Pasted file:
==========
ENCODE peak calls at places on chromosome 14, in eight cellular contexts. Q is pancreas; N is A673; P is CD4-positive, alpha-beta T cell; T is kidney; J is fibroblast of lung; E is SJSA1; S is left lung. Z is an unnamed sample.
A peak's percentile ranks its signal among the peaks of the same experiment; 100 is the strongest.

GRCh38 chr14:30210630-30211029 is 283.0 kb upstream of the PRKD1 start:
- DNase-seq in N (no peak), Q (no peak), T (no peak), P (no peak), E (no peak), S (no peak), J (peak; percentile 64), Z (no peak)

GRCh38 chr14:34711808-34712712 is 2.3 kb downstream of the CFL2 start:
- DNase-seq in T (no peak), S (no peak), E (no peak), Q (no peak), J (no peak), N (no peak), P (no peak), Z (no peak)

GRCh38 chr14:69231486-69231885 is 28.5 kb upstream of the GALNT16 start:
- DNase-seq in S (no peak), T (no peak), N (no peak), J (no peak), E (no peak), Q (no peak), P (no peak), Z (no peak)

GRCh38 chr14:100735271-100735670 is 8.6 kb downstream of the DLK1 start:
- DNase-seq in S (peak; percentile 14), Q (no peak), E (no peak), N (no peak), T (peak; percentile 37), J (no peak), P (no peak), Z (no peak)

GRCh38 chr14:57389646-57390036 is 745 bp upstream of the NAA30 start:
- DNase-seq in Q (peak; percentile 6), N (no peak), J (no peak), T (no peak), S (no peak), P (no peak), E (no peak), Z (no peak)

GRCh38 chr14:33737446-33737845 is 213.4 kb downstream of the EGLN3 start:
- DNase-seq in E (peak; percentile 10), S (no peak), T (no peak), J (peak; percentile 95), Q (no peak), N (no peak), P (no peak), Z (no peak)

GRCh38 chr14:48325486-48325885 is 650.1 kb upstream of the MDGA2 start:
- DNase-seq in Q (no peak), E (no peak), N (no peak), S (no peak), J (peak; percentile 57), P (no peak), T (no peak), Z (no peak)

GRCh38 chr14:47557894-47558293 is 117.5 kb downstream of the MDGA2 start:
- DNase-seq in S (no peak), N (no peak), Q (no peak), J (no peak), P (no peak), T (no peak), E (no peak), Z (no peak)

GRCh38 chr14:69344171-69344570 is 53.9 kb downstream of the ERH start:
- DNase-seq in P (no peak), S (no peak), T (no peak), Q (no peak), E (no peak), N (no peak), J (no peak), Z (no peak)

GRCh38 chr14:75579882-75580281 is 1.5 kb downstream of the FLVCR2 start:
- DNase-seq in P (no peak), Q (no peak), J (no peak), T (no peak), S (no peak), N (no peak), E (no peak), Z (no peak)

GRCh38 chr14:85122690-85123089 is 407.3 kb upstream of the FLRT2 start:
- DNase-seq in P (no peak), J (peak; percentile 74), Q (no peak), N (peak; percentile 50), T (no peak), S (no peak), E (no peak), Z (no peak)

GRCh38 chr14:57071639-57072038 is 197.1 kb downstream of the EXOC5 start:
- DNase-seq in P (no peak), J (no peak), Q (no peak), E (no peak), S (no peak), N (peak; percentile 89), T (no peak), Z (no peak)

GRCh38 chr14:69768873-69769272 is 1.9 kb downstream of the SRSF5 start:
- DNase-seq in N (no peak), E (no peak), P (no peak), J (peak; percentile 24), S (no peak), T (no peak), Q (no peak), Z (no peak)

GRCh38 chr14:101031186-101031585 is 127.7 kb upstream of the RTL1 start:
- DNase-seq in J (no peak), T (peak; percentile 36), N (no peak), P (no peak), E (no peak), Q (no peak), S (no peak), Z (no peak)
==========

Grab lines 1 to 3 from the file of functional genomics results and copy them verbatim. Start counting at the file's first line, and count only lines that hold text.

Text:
ENCODE peak calls at places on chromosome 14, in eight cellular contexts. Q is pancreas; N is A673; P is CD4-positive, alpha-beta T cell; T is kidney; J is fibroblast of lung; E is SJSA1; S is left lung. Z is an unnamed sample.
A peak's percentile ranks its signal among the peaks of the same experiment; 100 is the strongest.

GRCh38 chr14:30210630-30211029 is 283.0 kb upstream of the PRKD1 start: